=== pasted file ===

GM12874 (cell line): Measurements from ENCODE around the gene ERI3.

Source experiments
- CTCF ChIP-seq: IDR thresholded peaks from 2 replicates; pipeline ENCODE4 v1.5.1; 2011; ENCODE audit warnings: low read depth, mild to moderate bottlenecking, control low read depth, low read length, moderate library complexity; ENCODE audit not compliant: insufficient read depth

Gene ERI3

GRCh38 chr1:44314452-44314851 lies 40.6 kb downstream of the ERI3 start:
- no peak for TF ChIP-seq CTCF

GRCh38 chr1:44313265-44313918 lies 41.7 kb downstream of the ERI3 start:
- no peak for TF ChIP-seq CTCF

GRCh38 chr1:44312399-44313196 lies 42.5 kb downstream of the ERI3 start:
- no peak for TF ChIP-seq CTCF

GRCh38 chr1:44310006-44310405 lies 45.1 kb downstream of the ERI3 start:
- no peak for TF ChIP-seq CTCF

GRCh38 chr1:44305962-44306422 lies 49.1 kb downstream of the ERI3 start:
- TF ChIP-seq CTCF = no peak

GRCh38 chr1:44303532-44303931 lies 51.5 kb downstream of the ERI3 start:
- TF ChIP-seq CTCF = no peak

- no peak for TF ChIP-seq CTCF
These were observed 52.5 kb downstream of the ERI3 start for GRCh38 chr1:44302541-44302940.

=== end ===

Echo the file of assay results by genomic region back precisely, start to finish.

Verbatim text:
GM12874 (cell line): Measurements from ENCODE around the gene ERI3.

Source experiments
- CTCF ChIP-seq: IDR thresholded peaks from 2 replicates; pipeline ENCODE4 v1.5.1; 2011; ENCODE audit warnings: low read depth, mild to moderate bottlenecking, control low read depth, low read length, moderate library complexity; ENCODE audit not compliant: insufficient read depth

Gene ERI3

GRCh38 chr1:44314452-44314851 lies 40.6 kb downstream of the ERI3 start:
- no peak for TF ChIP-seq CTCF

GRCh38 chr1:44313265-44313918 lies 41.7 kb downstream of the ERI3 start:
- no peak for TF ChIP-seq CTCF

GRCh38 chr1:44312399-44313196 lies 42.5 kb downstream of the ERI3 start:
- no peak for TF ChIP-seq CTCF

GRCh38 chr1:44310006-44310405 lies 45.1 kb downstream of the ERI3 start:
- no peak for TF ChIP-seq CTCF

GRCh38 chr1:44305962-44306422 lies 49.1 kb downstream of the ERI3 start:
- TF ChIP-seq CTCF = no peak

GRCh38 chr1:44303532-44303931 lies 51.5 kb downstream of the ERI3 start:
- TF ChIP-seq CTCF = no peak

- no peak for TF ChIP-seq CTCF
These were observed 52.5 kb downstream of the ERI3 start for GRCh38 chr1:44302541-44302940.